Safety comes first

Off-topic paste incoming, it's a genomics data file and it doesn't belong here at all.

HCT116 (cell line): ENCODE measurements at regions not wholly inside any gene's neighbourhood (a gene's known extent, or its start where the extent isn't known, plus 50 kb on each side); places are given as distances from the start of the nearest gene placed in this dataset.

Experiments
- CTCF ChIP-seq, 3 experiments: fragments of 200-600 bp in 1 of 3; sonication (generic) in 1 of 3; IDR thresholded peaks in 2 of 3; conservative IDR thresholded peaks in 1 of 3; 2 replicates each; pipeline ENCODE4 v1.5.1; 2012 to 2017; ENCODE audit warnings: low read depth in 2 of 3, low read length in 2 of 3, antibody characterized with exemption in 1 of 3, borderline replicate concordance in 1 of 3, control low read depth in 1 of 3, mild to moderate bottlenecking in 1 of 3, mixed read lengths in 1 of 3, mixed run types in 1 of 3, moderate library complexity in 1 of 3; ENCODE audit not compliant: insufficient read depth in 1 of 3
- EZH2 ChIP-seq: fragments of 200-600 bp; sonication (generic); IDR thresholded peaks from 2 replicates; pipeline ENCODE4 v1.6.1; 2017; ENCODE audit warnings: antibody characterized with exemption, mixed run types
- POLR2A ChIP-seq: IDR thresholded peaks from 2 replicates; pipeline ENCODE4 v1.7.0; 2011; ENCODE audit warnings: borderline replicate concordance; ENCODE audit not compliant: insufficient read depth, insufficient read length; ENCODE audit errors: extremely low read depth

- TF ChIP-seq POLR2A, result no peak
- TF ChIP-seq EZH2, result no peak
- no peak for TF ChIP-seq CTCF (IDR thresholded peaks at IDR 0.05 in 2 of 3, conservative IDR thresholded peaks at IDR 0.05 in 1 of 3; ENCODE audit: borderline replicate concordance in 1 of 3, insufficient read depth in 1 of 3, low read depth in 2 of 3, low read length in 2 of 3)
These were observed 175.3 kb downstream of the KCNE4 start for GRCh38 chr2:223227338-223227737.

Due to my two night classes and a 22 credit hour semester, I spend more time at the college than at home, especially in the evenings. I often find myself walking out to my car in a darkened parking lot alone. It almost sounds like a horror movie setup, and some nights it can feel that way. Whether you are leaving a friend’s house late at night, walking out of work, or about to drive home after a late night Wal-Mart run, being able to feel safe walking alone is a luxury many don’t have, myself included. I was raised to expect a certain amount of safety. Since I was old enough to know what guns were, I was taught how to handle them safely. But carrying a gun with me all the time is not an option. The campus policy on weapons is quite clear. The SCCC student handbook reads, “Possession of weapons are prohibited on campus, in college owned or personal vehicles, in student housing, or at any college sponsored event.” Essentially, keeping a knife in your car or a gun on your person is not a viable option. Even if the statute changed, some people are wary of carrying a weapon with them, and self-defense is almost useless if it is not a matter of instinct. In a startling moment, human beings revert to instinctual fight or flight. “If you haven’t practiced the movements of self-defense until it has sunk into your subconscious, it won’t help you,” Dennis Mulanax, head of security, said. Overall, we have a very safe campus and a decently safe town. But there is no such thing as too safe. As finals approach, students will probably be staying later to study, and anyone who wants to do harm will be given more opportunities. If students take the time to learn a few security measures, they can reduce those opportunities, and prevent themselves from becoming victims. Set up a buddy system, and make sure someone knows where you are at all times. Even something as simple as calling home before you leave the college can help keep you safe. Mulanax advises student to park under a light if at all possible and while walking to their car have their keys out and ready. Don’t panic if attacked from behind. Try to elbow the attacker in the side, kick their knee, stomp on their instep or kick them in the groin. If you have ever seen “Miss Congeniality” then you’ve seen Sandra Bullock ‘SING’. Thread your keys through your fingers and aim your fist toward a soft spot. As soon as they are down, run away. It is smart to yell and try to attract attention. No one wants to be caught committing a crime. You don’t have to be attacked to get some help. If you are uncomfortable, feel like someone is following you, or feel unsafe alone, talk to someone. Security is available on campus, and those of you with a cell phone should use it. The security department’s number is (620)-417-1180, and they are available 24/7 to students. “We are willing to escort students to their cars, and farther if the situation warrants it,” Mulanax said. “In the past, I have had security follow a student home, to make sure they were safe.” The most important thing to do is trust your instincts. The little voices that tell you that something or someone just doesn’t seem right could save your life. A big thing you can do to be safe is be prepared to act if necessary to get out of the situation or away from that person as fast as possible. Don’t act like a victim. Act confident, eyes up and aware, look people in the eye, make them want to pass you up. If you aren’t texting, and you pay attention to your surroundings, you make yourself into more of a risk than a target.